Libby Olson, Lizzy Mair and Kairo Mairo take time for a photo following a pre-screening of Olson’s documentary, Project Akonjo, at the Salmar Classic Dec. 23. It was filmed in Akonjo Village in Kenya when the three women went there to put on a soccer camp for girls, an activity normally restricted to boys. (Martha Wickett/Salmon Arm Observer)

Libby Olson, Lizzy Mair and Kairo Mairo take time for a photo following a pre-screening of Olson’s documentary, Project Akonjo, at the Salmar Classic Dec. 23. It was filmed in Akonjo Village in Kenya when the three women went there to put on a soccer camp for girls, an activity normally restricted to boys. (Martha Wickett/Salmon Arm Observer)

Made in Shuswap film could lead to better lives for girls in Kenyan village

Project Akonjo features soccer for girls, plus barriers to secondary school education

It was a win-win-win.

The audience at the Salmar Classic was enthusiastic, the documentary filmmaker and her fellow travellers were pleased, and the subjects of the film, girls in a Kenyan village, were excited by their experience.

On Monday, Dec. 23, Libby Olson held a pre-screening of a documentary she filmed during a visit to Akonjo Village with Kairo and Lizzy Mair in February. The three women from Salmon Arm went to east Africa to provide a weeklong soccer camp to girls, with sports being the traditional domain of boys.

Money raised from the by-donation pre-screening was sent to Akonjo to pay for a girls’ soccer tournament there.

“We were overwhelmed over how many people showed up,” remarked Kairo after the screening, adding that the main objective was to be able to show supporters how things went in the village and to thank them all.

“We coudn’t have done it without everybody’s help and support.”

Read more: Salmon Arm women’s experience teaching soccer in Kenya subject of documentary

Read more: Soccer takes students raised in Salmon Arm to Kenya

With the project being community based, Libby said it was exciting to see a large part of that community watching the film at the Salmar and being able to say, ‘hey, I donated $50 for some jerseys – oh, there’s the jerseys…’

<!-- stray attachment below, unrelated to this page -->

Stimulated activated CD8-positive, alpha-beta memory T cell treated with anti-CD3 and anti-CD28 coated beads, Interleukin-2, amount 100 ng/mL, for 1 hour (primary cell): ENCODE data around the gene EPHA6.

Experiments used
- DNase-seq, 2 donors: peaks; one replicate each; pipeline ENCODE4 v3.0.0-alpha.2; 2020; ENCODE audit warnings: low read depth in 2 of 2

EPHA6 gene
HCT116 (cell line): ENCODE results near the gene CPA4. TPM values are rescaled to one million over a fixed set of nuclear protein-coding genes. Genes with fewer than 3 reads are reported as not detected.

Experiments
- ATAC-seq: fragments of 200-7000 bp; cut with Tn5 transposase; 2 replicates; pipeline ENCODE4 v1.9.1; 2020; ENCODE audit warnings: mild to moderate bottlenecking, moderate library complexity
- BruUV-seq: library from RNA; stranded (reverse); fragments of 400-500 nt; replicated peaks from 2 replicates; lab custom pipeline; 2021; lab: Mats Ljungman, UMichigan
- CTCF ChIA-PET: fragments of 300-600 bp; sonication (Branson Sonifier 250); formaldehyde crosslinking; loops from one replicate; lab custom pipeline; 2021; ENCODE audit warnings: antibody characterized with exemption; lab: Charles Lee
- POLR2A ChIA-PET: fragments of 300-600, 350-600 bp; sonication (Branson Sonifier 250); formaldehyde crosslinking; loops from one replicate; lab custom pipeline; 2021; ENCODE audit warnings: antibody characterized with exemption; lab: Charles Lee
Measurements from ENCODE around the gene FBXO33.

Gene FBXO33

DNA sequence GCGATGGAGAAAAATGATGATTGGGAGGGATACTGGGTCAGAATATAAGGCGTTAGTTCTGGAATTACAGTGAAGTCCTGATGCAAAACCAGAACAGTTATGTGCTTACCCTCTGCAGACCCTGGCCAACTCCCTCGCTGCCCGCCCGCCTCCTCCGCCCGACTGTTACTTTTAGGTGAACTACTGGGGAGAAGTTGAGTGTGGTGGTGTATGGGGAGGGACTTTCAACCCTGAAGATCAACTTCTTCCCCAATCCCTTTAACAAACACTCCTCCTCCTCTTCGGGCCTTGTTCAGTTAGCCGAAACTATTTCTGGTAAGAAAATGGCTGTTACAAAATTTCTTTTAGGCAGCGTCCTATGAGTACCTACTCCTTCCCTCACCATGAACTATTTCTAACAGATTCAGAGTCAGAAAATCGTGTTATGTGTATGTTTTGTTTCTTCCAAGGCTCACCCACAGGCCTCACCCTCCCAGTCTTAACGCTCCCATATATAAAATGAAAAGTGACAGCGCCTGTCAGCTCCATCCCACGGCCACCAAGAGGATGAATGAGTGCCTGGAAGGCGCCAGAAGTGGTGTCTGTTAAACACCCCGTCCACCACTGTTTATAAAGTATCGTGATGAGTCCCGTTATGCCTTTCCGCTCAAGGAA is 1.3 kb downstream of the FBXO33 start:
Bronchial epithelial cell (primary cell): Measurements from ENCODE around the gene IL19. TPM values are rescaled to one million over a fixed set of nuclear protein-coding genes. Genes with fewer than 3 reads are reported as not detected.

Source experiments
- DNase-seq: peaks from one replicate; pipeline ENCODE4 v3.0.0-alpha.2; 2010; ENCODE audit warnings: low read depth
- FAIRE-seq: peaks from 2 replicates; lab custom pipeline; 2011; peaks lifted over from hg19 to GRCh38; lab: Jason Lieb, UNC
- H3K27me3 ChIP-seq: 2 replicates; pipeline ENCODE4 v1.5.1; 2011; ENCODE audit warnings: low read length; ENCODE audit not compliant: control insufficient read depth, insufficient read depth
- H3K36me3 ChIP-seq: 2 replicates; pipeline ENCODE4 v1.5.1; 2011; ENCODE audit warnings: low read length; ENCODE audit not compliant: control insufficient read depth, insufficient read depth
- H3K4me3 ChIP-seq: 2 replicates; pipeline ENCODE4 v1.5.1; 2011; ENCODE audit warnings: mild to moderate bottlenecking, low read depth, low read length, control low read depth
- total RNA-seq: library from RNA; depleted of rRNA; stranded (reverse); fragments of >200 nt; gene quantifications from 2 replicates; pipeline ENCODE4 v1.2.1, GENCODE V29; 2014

“They can see where their money was going and how they were helping…,” Libby said.

Kairo emphasized that any part community members played, large or small, was important and helped make the project possible.

Lizzy, who has been an instructor with Girls Only Soccer School for more than 20 years, remembers thinking in 2010 that it would be great to offer a girls soccer camp in Akonjo Village. At that time Jimmy Ouma Okello from Akonjo was visiting Salmon Arm, thanks to an exchange created by him and Cathy Stubington of Runaway Moon Theatre. Part of the exchange included banners made in both Salmon Arm and Akonjo, each supporting girls’ soccer in the other’s community.

Related: Salmon Arm women bring soccer to girls in Kenyan village

Related: Girls Only Soccer School back for their 22nd year in Salmon Arm

The idea of a soccer camp in Akonjo fit well with both Libby and Kairo, as both have had a passion for soccer and all it offers since they were little. Also, Kairo was taking development studies at the University of Calgary, while Libby was working on her motion picture arts degree at Capilano University in North Vancouver.

Through the initial cultural exchange begun over 10 years ago, money was raised to ultimately put 16 Akonjo girls through secondary school, which is not free, so they could escape the fate of having to get married and become mothers at a young age. The hope now is to sponsor more girls.

After the screening, Lizzy remarked: “Going forward, we want to promote it so that people will now see the girls we want to sponsor. They’re on that screen. They’re real people, they’ve got needs, and those are the ones you can sponsor – and they’ll be going to school and it will make a huge difference.”

Kairo reiterated what Jimmy Ouma, who dedicates his time to helping support girls through school, had to say.

“Jimmy always said that going in, the best opportunity for these girls to be successful in life is to get them through secondary school. I would probably agree it would be the same thing here in Canada; kids to get their high school is ensuring their best opportunity later on.”

If you’re interested in learning more about the Akonjo Project or sponsoring a girl through secondary school, email Kairo at: kairomair@gmail.com.


marthawickett@saobserver.net
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Girls in Akonjo village get ready to practise soccer. (Photo contributed)

Girls in Akonjo village get ready to practise soccer. (Photo contributed)

Girls in Akonjo Village in Kenya who took part in a girls’ soccer camp pose in front of their newly constructed net. At end of rows are Lizzy Mair, Kairo Mair and Libby Olson from Salmon Arm, with their host and coordinator Jimmy Ouma Okello in the middle of the front row. (Photo contributed)

Girls in Akonjo Village in Kenya who took part in a girls’ soccer camp pose in front of their newly constructed net. At end of rows are Lizzy Mair, Kairo Mair and Libby Olson from Salmon Arm, with their host and coordinator Jimmy Ouma Okello in the middle of the front row. (Photo contributed)

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